How can the EU reconcile its new policy of promoting stabilization and security in the Middle East with human rights and democratization?
Spain’s political gridlock tells a woeful tale of the state of the EU and of European democracy, and places further strains on the eurozone’s stability.
Migration offers Europeans an opportunity. But a shift of mind-set is indispensable if Europe wants to tackle this complex long-term issue.
Migration from Eastern Europe to Western EU member states is partly driven by the corruption perpetuated by political elites and local oligarchs.
The EU needs to combine internal cohesion and flexible integration to cope with external challenges and contain the forces that threaten to tear it apart.
Turkey’s drift away from the West has not been one-sided; Europe and the United States share the blame.
The EU’s future role in Syria will be a litmus test of a genuine common foreign and security policy.
Washington and Brussels need to rebuild trust with Turkey. That is the only way to counter the country’s swelling anti-Americanism and alienation from the West.
There is an acute need for a new European narrative for Turkey. Such a framework should create a new platform of cooperation and complement the country’s EU accession path.
While the causes of Turkey’s failed coup remain shrouded in mystery, Ankara’s policy shift toward Moscow could have played a role.
Instead of letting the dust settle and carrying on in a business-as-usual fashion after every crisis, the EU must radically reconfigure its whole political structure.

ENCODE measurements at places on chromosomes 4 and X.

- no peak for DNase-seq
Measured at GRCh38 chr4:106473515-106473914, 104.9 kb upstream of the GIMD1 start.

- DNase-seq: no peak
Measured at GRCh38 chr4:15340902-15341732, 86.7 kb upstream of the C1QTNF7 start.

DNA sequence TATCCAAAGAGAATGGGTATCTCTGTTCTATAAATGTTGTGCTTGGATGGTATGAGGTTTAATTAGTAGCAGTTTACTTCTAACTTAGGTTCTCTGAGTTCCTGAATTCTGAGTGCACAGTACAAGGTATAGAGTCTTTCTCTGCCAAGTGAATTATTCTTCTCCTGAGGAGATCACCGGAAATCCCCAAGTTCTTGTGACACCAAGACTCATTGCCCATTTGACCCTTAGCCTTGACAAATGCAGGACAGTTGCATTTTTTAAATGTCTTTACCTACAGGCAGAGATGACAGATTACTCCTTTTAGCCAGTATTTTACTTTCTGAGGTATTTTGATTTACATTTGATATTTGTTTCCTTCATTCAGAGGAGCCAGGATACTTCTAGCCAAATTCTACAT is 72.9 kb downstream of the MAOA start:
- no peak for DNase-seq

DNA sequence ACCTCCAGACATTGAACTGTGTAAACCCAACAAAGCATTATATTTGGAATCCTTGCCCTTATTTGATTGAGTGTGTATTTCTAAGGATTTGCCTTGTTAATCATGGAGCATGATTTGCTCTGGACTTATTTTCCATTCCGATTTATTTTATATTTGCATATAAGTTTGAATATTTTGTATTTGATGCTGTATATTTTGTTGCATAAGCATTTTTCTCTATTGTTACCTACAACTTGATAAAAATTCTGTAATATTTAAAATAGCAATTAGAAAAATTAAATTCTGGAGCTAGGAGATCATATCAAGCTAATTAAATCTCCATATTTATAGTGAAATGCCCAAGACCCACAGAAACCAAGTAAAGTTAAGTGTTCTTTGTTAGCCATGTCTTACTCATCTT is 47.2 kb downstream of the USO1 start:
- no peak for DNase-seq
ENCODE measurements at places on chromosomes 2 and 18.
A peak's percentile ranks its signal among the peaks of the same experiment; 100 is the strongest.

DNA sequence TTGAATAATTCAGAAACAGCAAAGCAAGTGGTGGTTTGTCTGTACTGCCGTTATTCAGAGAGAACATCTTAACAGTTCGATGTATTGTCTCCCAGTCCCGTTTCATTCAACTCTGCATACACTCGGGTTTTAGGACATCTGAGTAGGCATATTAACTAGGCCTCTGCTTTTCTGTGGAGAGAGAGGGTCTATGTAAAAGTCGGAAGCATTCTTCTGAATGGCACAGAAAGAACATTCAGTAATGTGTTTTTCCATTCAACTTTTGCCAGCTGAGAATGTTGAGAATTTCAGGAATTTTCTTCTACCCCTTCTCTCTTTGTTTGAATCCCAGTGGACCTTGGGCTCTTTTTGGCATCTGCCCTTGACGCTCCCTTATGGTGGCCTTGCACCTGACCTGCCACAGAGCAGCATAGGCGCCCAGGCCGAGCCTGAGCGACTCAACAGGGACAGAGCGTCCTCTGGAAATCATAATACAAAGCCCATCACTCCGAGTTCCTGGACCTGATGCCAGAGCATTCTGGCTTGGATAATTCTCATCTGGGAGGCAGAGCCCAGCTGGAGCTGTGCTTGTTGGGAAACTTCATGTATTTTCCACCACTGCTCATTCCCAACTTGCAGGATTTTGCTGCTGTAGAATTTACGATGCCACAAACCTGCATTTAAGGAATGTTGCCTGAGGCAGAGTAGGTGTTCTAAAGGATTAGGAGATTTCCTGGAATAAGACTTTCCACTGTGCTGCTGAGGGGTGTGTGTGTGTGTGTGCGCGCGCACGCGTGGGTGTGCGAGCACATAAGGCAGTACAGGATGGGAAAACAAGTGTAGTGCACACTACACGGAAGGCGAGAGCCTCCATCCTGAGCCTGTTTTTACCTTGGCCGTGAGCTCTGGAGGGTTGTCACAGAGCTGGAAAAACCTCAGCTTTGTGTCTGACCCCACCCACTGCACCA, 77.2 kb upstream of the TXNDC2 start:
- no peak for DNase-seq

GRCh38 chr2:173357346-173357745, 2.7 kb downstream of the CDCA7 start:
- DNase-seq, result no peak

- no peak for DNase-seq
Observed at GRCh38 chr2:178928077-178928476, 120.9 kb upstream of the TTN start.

Poland’s politics matters to the EU, because of its size, the way the nation has managed its transition to democracy and, until recently, its outward-looking foreign policy.
The Nagorny Karabakh conflict and Armenia’s inability to find a path out of it remain a heavy legacy that blocks the country’s development.
One way or another, Turkey has to entertain a relationship with the European Union.
Since Turkey’s failed coup, the workings of religion in Turkish political life have become much stronger than ever before in recent years.
The attempted coup in Turkey will have far-ranging implications for the country’s international role. The Turkish-U.S. relationship in particular is headed for considerable turbulence.
Following the failed military coup attempt, what will the future hold for domestic and foreign policy in Turkey?
Where is Turkey’s illiberal democracy going after the attempted coup on July 15?
With just a year to go before the next NATO summit in 2017, two issues will gnaw at the alliance. One is enlargement; the other is Brexit.
Situated at the nexus of Asia, Europe, and the Middle East, Turkey is in a geostrategic context that is becoming increasingly volatile.